Spain: No strikers allowed
Football has always been a sport which prides itself on being innovative and a constant struggle to be the best. Like in business, football is about strategy, and in most cases, it is a race to the top.
The focal point of this change is often the change in formations which adapt as slowly as vast tectonic plates, before someone comes up with an earthquake in the footballing world; a system which all teams must copy…or fall behind.
If your brain worked like mine, you would call it plate tactonics.
Spain's giant leap forward
Over the last few weeks, Vicente Del Bosque and Spain may have just invented this latest scene of devastation and rapid change.
Throughout Euro 2012, they have persisted with the use of no recognised striker, playing what they call a 4-3-3 formation, but which is essentially a 4-6-0.
Interestingly, my beloved Scotland tried this tactic against the Czech Republic less than two years ago to widespread criticism.
As ever, Scotland were victims of being ahead of their time. Scotland, being the pinnacle of world football, had their idea stolen.
In Spain’s system, Cesc Fabregas, the playmaker from Barcelona, played as what is becoming football’s latest must-use phrase, the “false-nine”…sounds like a Ridley Scott film.
In the past, sea changes in the world of football tactics were met with some suspicion, but this latest innovation has led to higher raised eyebrows higher than a priest in Ibiza.
Of course, del Bosque and co claim that Fabregas (pictured) is a good enough striker, something the Barcelona man interestingly denies.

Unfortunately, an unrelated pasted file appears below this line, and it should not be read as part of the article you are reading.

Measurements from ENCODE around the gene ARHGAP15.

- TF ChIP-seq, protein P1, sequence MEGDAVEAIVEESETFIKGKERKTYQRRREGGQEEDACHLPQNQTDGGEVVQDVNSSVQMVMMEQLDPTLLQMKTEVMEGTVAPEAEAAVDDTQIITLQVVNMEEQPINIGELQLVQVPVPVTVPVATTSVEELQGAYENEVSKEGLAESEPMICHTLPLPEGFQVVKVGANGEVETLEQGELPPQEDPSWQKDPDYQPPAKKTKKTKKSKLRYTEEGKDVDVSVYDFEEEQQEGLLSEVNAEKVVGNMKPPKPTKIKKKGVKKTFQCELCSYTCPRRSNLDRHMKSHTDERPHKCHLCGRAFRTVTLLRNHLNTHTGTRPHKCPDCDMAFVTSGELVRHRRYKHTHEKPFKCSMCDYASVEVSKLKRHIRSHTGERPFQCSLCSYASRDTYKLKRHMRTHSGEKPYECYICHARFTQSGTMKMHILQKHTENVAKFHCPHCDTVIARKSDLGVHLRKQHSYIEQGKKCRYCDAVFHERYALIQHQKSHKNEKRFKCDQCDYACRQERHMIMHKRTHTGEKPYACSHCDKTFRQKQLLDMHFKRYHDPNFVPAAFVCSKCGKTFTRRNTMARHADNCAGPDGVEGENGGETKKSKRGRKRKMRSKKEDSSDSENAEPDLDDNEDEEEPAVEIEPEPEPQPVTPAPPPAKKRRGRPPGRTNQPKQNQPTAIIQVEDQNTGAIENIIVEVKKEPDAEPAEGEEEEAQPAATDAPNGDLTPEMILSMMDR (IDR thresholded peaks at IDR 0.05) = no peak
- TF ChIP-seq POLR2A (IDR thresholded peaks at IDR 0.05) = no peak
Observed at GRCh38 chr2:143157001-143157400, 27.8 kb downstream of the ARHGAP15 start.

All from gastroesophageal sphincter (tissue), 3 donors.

What this does to Fernando Torres’ brittle confidence remains to be seen, but the fact is that Spain, as they have continuously done for the last four years, have raised the bar once more.
With David Silva and Andres Iniesta alongside him, Spain have more than enough attacking threat to blow the doors of most defence, with the ammunition supplied by Xavi and Xabi Alonso.
A brief history of football tactics
If you think back eighty or so years ago, footballing tactics were very different.
Herbert Chapman’s Arsenal were about to dominate English football with a side which played considerably more strikers than Spain. They played five.
With a sort of 2-3-2-3 formation, Chapman’s side was revolutionary.
It forced a huge change in how English football was played and how world football teams played for the next twenty years.
Further innovations have taken place since then. Brazil’s 4-2-4 formation of the late 1950’s was actually once seen as conservative, while England’s 4-4-2 formation contributed to them winning the World Cup in 1966.
It seems that we English attribute any success to the 4-4-2 formation, as we still haven’t evolved 50 years later!
Next came the ‘Total Football’ policy of the Dutch, a system which isn’t too dissimilar to today’s Spain side.
In that Dutch side, anyone can play anywhere and, seeing Sergio Ramos surge upfield last night, Spain aren’t a million miles away from a return to Total Football…what a great name.
Italy’s ‘Catenaccio’ formation of the 1980’s is still slightly evident in the way Italy play their football, with a strong, centralised midfield and a devastating ability to hit teams on the counter attack.
Moving forward further, Chelsea’s diamond formation of the mid-2000’s under Jose Mourinho brought much success, until the 4-2-3-1 formation came into widespread use.
This formation made us of a “double-pivot” in midfield, while attacking midfielders had freedom to terrorise defences. However, just as the world was catching up with that, Spain have changed the rules again.
What does this mean for football? The end of six foot plus strikers? The end of the playground goal-hanger? Whatever it means, Spain’s great leap forward is clearly successful and worth copying…for now.
By Doug Elder - Follow me on Twitter @DouglasElder2